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By the 1870s Ludwig and Marie were living on a farm in Blanco County near the Little Blanco River. In 1892 Ludwig, now called Louis, died at the age of 78 and was buried on the land where he lived.

Gregory, Rosemarie Leissner and Myra Lee Adams Goff. A Journey in Faith: The History of First Protestant Church New Braunfels, Texas 1844-1995. Austin: Nortex Press, 1994

Immigration contract for Ludwig Schütz. General Land Office, Austin, Texas. October 1845, http://www.glo.texas.gov/ncu/SCANDOCS/archives_webfiles/arcmaps/webfiles/landgrants/PDFs/1/0/2/7/1027493.pdf

“Friedrich Ludwig Schütz Naturalization” Comal County District Court Fall Term, November 1849, p186, New Braunfels, TX

 
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Posted by on April 25, 2014 in 52 Ancestors Challenge, Schuetz

 

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52 Ancestors – #16: Which Willie, William or Wilhelm?

Wilhelm Schuetz, the youngest child of Ludwig and Marie Margarethe Schütz, was born 24 May 1850 in New Braunfels. According to a family story Ludwig and Marie had a son, Wilhelm, who died before they came to Texas, so perhaps they were determined to have a son named Wilhelm.

When my Grandma Lillie was alive she would go with her brothers, Alex and Harry, to a Schuetz family reunion at Eagle’s Hall in New Braunfels. I attended a couple of times and of course I didn’t document who was who or what was what. What was I thinking?  I wasn’t. While at one of these reunions, I wrote down a bit of information about an Uncle Willie. There were several males named Wilhelm, who were called William or Willie in the family. Carl, Wilhelm’s brother had a one, Wilhelm had one and I’m pretty sure this story wasn’t about Carl’s Wilhelm so it is either Wilhelm born in 1850 or his son William “Willie” born in 1880. The adventure takes place in Little Blanco in Blanco County. “Uncle Willie and a school teacher were riding their horses and a group of Indians showed up. It was good thing they both had fast horses because Willie heard the arrows wiz by his head as they raced to safety.”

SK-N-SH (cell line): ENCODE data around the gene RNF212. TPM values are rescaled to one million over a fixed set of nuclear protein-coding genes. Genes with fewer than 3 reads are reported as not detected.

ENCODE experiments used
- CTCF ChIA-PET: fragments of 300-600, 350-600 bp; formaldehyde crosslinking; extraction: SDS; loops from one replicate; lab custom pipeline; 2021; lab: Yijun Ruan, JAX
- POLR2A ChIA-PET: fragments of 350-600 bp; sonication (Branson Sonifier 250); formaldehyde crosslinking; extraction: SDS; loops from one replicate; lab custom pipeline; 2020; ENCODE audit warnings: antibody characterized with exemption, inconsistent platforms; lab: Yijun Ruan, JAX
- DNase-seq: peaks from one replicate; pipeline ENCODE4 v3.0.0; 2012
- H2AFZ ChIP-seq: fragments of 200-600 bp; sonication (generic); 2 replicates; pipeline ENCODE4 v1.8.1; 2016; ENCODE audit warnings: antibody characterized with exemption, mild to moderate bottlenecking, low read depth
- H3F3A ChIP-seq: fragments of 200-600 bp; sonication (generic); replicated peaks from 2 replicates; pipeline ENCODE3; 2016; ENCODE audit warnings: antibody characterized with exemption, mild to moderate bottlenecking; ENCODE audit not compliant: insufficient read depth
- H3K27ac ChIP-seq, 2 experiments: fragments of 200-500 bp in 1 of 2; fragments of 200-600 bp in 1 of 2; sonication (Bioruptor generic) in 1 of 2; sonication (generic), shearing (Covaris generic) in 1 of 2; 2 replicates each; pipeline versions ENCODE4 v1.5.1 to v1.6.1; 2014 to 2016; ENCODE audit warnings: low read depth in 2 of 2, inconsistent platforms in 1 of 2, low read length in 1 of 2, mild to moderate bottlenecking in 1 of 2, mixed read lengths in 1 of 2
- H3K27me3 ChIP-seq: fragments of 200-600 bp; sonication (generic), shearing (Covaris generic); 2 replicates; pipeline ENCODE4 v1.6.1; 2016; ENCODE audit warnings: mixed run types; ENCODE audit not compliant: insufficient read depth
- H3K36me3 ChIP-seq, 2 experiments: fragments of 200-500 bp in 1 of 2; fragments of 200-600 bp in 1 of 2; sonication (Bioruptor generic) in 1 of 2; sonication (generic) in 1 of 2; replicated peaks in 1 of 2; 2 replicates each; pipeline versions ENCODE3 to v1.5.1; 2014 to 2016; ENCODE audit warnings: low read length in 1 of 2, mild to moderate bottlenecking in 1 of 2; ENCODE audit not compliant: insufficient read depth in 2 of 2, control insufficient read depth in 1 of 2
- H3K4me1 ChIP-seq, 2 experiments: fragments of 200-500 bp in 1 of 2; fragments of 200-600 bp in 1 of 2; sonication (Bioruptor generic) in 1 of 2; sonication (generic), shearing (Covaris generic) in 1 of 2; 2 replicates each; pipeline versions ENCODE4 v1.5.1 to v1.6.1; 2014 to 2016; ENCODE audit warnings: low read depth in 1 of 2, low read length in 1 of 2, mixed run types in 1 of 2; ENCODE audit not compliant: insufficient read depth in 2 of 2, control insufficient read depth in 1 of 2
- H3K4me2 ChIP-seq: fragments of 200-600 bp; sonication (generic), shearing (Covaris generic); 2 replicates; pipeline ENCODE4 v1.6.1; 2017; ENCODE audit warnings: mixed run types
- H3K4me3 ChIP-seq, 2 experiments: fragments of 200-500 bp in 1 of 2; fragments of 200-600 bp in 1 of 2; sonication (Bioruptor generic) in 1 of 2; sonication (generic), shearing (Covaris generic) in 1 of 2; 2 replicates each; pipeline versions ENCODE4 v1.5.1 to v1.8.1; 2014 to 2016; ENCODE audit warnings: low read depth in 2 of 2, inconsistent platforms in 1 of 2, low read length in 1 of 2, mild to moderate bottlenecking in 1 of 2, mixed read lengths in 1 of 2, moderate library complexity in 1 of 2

25 March 1876, Wilhelm married Anna Kraft who was born 18 September 1859. In 1880 they are living next door to Ludwig and Marie probably, on the same property. Their name on the census was spelled Shute and they lived in Precinct 4 in Blanco County.

Schuetz,Ludwigsnip1880BlancoCoCensus

 

Wilhelm and Anna had seven children: Willie, Alma, Emma, Hulda, Ottelia, Albert and Eddie. I remember meeting Ottelia and Eddie. Wilhelm died 21 Feb 1929 and Anna died 30 June 1936. Both are buried in the Twin Sisters Community Cemetery in Blanco County, Texas which is located on North 281 after you cross the Little Blanco River.

Schuetz Family Reunion, 1974.